The U.N. Security Council ratified a draft statement early Monday calling for a cease-fire in the Gaza Strip.
The council adopted the presidential statement as Muslims begin celebrating the Eid al-Fitr holiday marking the end of the fasting month of Ramadan.
The statement calls for both Israel and the Islamic militant group Hamas “to accept and fully implement the humanitarian cease-fire into the Eid period and beyond.” It said this would allow for the delivery of urgently needed assistance.
The statement also called on both sides to begin to “engage in efforts to achieve a durable and fully respected cease-fire,” based on a proposal previously put forward by Egypt. Hamas has rejected previous Egyptian proposals for a truce in the region and insisted that any cease-fire agreement must include the lifting of a joint Israeli-Egyptian blockade of Gaza.
The resolution was drafted by Jordan, the Arab League’s representative on the Security Council. The text “expresses grave concern regarding the deterioration in the situation as a result of the crisis related to Gaza and the loss of civilian lives and casualties,” though it does not call for the Israeli military to pull out of the territory.
Rwanda, the current council president, announced agreement Sunday night on the presidential statement and the immediate, rare emergency meeting. Presidential statements become part of the council’s official record and must be approved at a council meeting. They are a step below Security Council resolutions, but unlike resolutions they require approval of all 15 members.
The Security Council is often deeply divided on Israeli-Palestinian issues, with the United States, Israel’s most important ally, often blocking or using its veto on statements and resolutions pressed by the Palestinians and their supporters.
Jordan’s deputy U.N. ambassador Mahmoud Hmoud said the presidential statement was the first Security Council document on the Israeli-Palestinian conflict since January 2009, when the council called for an immediate cease-fire and withdrawal of Israeli forces from Gaza after another conflict with Hamas.
The Gaza health ministry claims the 20-day war has killed more than 1,030 Palestinians, though it is unclear how many are civilians. Israel has lost 43 soldiers, as well as two Israeli civilians and a Thai worker killed by rocket and mortar attacks from Gaza, according to the Israeli military.
The Palestinians and the Israelis both criticized the statement adopted by the council.
Palestinian U.N. Ambassador Riyad Mansour said the council should have adopted a strong and legally binding resolution a long time ago demanding an immediate halt to Israel’s “aggression,” providing the Palestinian people with protection and lifting the siege in the Gaza Strip so goods and people can move freely.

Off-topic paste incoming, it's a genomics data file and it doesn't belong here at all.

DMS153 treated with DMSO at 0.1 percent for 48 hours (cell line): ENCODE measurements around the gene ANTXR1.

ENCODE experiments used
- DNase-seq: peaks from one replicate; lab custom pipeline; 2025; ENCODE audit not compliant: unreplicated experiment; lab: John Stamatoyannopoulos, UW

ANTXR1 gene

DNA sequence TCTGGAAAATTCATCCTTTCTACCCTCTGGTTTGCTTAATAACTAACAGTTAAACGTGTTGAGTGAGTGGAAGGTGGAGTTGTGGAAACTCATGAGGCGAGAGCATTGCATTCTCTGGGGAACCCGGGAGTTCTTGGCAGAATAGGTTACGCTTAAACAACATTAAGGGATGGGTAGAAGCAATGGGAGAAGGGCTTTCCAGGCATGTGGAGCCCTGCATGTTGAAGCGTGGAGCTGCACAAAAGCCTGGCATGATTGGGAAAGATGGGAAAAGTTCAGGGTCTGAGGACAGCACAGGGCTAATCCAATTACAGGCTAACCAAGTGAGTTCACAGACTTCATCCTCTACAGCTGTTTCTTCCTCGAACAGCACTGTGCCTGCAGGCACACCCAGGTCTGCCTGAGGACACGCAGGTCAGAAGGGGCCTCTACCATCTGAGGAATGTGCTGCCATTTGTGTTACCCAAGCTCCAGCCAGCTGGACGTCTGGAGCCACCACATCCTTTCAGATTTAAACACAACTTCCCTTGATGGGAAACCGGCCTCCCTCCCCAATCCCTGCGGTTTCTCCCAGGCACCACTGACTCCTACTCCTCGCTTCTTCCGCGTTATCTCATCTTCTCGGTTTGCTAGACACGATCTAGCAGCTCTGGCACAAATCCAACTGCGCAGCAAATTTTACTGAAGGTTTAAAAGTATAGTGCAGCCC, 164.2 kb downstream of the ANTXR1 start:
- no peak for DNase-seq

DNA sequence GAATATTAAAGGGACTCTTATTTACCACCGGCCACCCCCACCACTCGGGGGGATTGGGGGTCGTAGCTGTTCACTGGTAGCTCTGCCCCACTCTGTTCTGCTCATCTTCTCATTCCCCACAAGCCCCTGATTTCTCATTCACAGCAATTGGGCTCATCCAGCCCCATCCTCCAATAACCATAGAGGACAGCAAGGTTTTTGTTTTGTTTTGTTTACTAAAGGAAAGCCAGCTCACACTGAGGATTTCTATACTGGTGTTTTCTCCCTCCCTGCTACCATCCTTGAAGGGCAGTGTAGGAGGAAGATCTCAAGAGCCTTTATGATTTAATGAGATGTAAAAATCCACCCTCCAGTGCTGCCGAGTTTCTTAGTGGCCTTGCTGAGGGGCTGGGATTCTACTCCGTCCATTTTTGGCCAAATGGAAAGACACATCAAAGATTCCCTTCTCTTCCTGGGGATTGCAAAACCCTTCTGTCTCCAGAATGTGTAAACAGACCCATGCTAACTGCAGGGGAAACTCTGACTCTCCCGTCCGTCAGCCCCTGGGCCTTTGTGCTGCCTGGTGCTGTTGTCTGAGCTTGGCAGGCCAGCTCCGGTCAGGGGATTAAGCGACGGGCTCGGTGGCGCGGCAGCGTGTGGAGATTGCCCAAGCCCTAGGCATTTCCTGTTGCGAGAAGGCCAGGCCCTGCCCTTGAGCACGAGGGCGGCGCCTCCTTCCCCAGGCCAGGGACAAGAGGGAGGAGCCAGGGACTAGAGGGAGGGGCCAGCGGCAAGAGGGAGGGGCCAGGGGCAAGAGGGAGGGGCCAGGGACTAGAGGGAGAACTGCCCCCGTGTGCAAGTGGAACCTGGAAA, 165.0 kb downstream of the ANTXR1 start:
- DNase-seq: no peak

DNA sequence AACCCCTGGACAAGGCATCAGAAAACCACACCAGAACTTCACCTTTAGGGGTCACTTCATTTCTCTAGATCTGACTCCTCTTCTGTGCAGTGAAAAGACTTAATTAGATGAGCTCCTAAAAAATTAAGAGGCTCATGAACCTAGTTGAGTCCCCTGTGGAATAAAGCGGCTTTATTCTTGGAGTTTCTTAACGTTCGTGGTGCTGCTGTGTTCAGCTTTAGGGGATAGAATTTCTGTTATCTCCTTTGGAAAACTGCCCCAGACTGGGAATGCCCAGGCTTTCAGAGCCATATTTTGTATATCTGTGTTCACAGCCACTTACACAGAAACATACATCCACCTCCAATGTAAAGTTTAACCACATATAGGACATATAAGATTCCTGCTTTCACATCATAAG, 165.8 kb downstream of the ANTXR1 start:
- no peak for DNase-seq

Nonetheless, Mansour expressed hope that Israel will “honor and respect” a new humanitarian cease-fire which the Palestinians hope will last “for a long time” so all outstanding issues can be addressed, especially the siege.
“You cannot keep 1.8 million Palestinian civilians in the Gaza Strip in this huge prison,” he told reporters. “That is a recipe for disaster, It is inhumane, and it has to be stopped and it has to be lifted.”
Israel’s U.N. Ambassador Ron Prosor said the presidential statement didn’t mention Hamas or the firing of rockets into Israel or Israel’s right to defend itself.
He sidestepped several questions on whether Israel would accept a new humanitarian cease-fire, but stressed that it had agreed to five cease-fires since the conflict began.
“Every single time the international community called for a cease-fire, we ceased and Hamas fired,” he said.
Prosor directed his statement to countries that give money to the Palestinians in Gaza, saying, “Your tax dollars are not being used towards education, civil services or development — they are being used to develop a terrorist stronghold.”
The statement calls for “full respect” for international humanitarian law and reiterates “the need to take appropriate steps to ensure the safety and well-being of civilians and their protection.”
The statement also commends efforts by U.N. Secretary-General Ban Ki-moon and U.S. Secretary of State John Kerry to achieve a cease-fire. Ban is scheduled to address U.N. correspondents on Monday morning on his mission.
In the longer term, the statement urges the parties and the international community to achieve a comprehensive peace based on the vision of two democratic states, Israel and Palestine, living side-by-side in peace “with secure and recognized borders.”